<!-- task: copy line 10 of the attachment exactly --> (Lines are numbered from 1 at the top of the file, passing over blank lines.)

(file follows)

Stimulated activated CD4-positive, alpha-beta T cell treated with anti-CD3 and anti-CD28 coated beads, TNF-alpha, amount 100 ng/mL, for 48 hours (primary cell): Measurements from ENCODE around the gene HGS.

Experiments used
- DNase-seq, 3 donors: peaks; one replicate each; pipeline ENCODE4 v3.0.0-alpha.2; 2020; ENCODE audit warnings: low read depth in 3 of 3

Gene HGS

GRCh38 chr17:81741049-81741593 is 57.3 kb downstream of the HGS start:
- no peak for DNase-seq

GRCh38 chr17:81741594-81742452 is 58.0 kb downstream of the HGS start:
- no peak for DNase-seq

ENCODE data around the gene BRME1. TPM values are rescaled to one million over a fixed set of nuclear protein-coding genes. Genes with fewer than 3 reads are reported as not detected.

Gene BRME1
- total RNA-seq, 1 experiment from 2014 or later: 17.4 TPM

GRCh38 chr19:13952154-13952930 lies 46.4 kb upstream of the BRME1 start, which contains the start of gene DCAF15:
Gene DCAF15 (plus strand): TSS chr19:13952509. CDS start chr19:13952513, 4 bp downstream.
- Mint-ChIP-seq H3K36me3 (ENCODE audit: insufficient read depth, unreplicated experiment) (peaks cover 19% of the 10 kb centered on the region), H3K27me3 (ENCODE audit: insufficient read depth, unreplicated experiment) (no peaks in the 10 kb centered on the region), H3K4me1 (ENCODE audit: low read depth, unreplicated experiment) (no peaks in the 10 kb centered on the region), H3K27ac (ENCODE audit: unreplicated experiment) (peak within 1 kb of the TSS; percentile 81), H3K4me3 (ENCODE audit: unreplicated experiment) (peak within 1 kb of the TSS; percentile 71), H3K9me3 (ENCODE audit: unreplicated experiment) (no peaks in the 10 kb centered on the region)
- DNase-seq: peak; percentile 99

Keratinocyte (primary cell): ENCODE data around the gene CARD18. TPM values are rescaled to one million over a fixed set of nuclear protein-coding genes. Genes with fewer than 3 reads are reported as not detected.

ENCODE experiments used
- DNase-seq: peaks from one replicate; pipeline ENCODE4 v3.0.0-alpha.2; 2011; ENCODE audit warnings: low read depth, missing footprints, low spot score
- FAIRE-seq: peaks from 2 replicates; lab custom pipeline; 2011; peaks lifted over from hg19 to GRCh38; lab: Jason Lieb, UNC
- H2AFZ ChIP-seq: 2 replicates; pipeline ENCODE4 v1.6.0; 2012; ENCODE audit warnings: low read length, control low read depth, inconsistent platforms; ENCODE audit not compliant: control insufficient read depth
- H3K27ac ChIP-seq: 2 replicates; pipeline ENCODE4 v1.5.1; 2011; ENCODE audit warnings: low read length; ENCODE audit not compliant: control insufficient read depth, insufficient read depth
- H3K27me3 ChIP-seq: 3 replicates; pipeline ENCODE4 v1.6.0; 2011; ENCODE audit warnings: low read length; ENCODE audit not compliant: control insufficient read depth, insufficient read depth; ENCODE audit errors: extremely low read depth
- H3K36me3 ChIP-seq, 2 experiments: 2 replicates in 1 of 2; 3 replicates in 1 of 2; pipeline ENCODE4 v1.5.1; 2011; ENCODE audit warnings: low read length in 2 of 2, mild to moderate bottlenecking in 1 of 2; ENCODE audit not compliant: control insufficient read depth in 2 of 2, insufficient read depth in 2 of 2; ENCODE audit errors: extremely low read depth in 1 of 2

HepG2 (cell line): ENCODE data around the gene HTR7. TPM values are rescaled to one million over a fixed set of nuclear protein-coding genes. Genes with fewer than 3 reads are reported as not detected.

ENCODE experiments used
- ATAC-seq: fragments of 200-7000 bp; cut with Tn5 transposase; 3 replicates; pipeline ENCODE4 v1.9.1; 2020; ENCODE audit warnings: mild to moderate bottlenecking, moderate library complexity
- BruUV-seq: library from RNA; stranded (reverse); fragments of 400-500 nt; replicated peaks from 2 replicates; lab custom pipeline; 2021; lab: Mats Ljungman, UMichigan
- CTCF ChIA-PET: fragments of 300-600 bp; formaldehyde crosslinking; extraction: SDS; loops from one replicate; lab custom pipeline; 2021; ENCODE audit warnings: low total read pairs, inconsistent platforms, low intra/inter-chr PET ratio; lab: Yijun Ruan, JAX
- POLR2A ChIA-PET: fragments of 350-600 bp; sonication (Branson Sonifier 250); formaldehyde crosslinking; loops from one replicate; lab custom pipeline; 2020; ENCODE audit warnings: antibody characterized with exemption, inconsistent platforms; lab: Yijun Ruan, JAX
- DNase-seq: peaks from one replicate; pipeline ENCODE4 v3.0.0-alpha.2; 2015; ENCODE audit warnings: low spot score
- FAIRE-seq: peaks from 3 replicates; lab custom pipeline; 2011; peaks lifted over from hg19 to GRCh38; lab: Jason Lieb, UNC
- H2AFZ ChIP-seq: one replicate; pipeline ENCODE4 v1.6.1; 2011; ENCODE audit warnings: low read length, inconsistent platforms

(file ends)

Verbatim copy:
Gene BRME1